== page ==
‘I, Doctor Michael Claybridge, living in the year 1926, have listened to the description of the end of the world from the lips of a man who witnessed it; the last man of the human race. That this is possible, or that I am not insane, I cannot ask you to believe: I can only offer you the facts.’ – from ‘Omega‘, Amelia Reynolds Long
The fact that we cannot see the future is perhaps a very good thing. But it means that we sometimes find ourselves in surprising positions, doing things we never would have expected. For example, just a few short years ago, if you’d asked me if I enjoyed science fiction, I would probably have said ‘meh, not really.’ But I find myself currently on a writing residency working on a collection of, as I’m calling it, ‘science fiction poetry’ about cosmic wormholes, and reading books about astrophysics, and Einstein, and time travel.
One of the more interesting fiction books I’ve read during this period was called: Beyond Time: Classic Tales of Time Unwound, edited by Mike Ashley.
This book is part of a series from the British Library that repackages ‘classic’ sci fi stories about one topic together in one anthology. In this case, the theme was time travel. So Ashley (author and historian of popular fiction) has compiled stories from the 1880s through the late 1950s. The book runs chronologically, so we see an evolution of the genre over time. One of the best parts is that he provides a really great introduction to the topic, and a little historical/biographical note before each story, as well. This was fascinating. While some of the authors are really well known (like H.G Wells), all of my favorite stories were by people I’d never heard of before. (I’ll let you know my favorite stories in a moment!).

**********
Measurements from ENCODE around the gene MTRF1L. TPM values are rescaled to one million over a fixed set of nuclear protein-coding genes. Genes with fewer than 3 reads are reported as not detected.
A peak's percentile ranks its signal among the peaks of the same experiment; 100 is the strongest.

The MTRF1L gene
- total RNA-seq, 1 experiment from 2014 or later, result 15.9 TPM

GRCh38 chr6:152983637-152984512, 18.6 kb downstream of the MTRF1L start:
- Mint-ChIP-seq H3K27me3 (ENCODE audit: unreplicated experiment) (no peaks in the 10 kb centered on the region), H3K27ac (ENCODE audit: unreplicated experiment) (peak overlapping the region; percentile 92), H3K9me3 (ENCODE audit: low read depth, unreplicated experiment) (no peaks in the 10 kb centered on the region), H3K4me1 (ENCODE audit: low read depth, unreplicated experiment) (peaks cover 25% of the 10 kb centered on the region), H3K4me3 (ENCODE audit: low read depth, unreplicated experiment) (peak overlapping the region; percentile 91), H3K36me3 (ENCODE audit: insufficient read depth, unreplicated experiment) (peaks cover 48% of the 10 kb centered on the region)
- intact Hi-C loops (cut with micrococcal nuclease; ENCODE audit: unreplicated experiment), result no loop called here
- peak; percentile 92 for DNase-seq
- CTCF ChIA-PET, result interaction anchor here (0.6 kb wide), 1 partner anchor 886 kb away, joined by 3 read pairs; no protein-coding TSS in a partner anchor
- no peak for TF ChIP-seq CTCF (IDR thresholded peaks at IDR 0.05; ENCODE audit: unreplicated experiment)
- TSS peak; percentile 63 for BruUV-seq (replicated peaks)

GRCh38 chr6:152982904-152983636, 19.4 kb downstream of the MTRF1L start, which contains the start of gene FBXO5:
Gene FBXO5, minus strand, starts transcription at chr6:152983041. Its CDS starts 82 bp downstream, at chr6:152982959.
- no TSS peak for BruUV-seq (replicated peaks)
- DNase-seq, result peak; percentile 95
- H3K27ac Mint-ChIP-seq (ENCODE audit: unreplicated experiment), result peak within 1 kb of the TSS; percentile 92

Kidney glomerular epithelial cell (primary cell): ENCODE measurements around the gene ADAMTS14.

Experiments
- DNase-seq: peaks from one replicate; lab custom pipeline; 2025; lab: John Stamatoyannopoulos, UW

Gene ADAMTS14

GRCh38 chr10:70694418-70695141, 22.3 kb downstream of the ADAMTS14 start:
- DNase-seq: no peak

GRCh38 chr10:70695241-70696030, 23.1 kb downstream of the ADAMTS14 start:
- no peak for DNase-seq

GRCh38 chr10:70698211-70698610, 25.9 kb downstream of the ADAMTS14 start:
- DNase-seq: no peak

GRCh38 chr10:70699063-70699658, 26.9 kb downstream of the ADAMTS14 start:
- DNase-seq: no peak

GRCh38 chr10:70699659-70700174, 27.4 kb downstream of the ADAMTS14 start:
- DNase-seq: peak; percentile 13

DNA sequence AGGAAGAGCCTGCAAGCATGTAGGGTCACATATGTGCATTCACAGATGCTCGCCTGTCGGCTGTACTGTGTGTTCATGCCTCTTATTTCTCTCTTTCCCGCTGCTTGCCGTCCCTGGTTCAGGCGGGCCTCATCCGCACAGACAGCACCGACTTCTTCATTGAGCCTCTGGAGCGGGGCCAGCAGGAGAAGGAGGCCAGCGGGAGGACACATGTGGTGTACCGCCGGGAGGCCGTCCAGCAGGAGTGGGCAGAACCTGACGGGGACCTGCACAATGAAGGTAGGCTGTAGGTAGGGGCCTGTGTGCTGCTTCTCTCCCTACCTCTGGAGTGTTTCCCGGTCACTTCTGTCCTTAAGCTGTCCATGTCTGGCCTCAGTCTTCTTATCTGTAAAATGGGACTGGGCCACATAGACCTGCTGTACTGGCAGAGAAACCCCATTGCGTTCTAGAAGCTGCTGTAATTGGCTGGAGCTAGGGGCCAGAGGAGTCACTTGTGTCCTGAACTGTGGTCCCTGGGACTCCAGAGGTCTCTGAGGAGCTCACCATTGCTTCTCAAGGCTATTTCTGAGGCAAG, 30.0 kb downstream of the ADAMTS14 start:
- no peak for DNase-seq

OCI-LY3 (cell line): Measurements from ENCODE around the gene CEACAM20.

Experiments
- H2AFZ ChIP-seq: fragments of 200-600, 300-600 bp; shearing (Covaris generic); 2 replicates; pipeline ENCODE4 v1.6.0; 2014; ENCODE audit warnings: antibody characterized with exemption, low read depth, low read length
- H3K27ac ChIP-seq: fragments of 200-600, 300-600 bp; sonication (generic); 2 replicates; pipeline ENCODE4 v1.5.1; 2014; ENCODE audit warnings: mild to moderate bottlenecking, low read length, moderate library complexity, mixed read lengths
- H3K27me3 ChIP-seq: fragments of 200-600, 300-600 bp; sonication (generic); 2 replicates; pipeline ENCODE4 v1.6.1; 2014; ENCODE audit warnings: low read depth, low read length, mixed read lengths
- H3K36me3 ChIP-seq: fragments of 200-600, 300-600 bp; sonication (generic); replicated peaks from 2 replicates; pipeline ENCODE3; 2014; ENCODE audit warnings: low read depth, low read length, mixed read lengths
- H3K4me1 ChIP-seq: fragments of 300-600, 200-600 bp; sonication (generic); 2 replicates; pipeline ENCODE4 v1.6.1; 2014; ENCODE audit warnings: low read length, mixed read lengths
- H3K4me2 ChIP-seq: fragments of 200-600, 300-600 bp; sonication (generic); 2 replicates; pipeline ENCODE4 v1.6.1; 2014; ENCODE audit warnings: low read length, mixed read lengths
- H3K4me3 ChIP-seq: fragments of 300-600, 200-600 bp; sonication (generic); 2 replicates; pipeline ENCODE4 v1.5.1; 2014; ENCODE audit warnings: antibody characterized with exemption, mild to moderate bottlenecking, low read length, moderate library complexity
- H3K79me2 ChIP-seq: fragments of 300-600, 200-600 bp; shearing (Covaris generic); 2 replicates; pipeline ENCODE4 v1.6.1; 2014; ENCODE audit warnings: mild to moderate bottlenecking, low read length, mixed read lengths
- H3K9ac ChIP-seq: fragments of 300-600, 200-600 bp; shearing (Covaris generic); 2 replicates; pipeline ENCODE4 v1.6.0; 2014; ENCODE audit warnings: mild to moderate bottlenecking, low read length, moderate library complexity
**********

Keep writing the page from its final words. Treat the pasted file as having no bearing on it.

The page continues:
Ashley has included various kinds of time travel: in the earlier stories, it’s often a machine or an object that takes someone back in time, but as we get later into the anthology we get ‘time slip’ stories (aka someone falls backwards or forwards in time, think: Outlander), stories about unexpected visitors from other times coming into ours, and stories of people stuck in Groundhog Day ‘time loops’ (forced to repeat the same events over and over).
As with any anthology, there were stories that I liked more than others. I didn’t really click with most of the earlier stories (which is odd because I love 19th century literature, as anyone who’s been reading this blog for a while will know!!). And there was one, more recent, story called ‘Tenth Time Around’ by J.T McIntosh that I found pretty obnoxious and tough to get through. Regular blog readers will know that I try to be really careful about what I say, as an author myself, and to find the positives in most stories. But this author is no longer with us and I have to be frank: this story was annoying. The narrator is a man who has gone back in time 10 times trying to win the heart of the woman he loves, who each time falls for another man. (Already I don’t love this premise. It’s almost comical, but I don’t think the comedy is intentional. I kept thinking…maybe leave this lady alone since she’s rejected you in nine different timelines?)